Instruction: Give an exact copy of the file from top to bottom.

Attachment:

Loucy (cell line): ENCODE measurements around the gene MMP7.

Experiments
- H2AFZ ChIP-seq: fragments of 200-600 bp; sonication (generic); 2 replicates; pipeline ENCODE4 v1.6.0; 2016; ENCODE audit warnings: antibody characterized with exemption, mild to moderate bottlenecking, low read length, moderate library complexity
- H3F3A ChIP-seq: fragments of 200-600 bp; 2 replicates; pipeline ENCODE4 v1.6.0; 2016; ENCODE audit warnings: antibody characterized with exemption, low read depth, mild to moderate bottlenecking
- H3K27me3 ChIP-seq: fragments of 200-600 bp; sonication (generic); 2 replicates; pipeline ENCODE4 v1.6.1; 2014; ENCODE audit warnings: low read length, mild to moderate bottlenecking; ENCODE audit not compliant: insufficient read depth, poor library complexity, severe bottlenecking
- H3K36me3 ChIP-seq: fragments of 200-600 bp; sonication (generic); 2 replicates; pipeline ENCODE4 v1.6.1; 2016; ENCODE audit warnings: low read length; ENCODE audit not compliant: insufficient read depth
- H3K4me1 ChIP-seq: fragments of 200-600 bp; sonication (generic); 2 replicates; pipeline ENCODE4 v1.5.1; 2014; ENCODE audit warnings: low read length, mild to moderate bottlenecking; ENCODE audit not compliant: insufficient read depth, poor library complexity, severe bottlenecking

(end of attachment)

Loucy (cell line): ENCODE measurements around the gene MMP7.

Experiments
- H2AFZ ChIP-seq: fragments of 200-600 bp; sonication (generic); 2 replicates; pipeline ENCODE4 v1.6.0; 2016; ENCODE audit warnings: antibody characterized with exemption, mild to moderate bottlenecking, low read length, moderate library complexity
- H3F3A ChIP-seq: fragments of 200-600 bp; 2 replicates; pipeline ENCODE4 v1.6.0; 2016; ENCODE audit warnings: antibody characterized with exemption, low read depth, mild to moderate bottlenecking
- H3K27me3 ChIP-seq: fragments of 200-600 bp; sonication (generic); 2 replicates; pipeline ENCODE4 v1.6.1; 2014; ENCODE audit warnings: low read length, mild to moderate bottlenecking; ENCODE audit not compliant: insufficient read depth, poor library complexity, severe bottlenecking
- H3K36me3 ChIP-seq: fragments of 200-600 bp; sonication (generic); 2 replicates; pipeline ENCODE4 v1.6.1; 2016; ENCODE audit warnings: low read length; ENCODE audit not compliant: insufficient read depth
- H3K4me1 ChIP-seq: fragments of 200-600 bp; sonication (generic); 2 replicates; pipeline ENCODE4 v1.5.1; 2014; ENCODE audit warnings: low read length, mild to moderate bottlenecking; ENCODE audit not compliant: insufficient read depth, poor library complexity, severe bottlenecking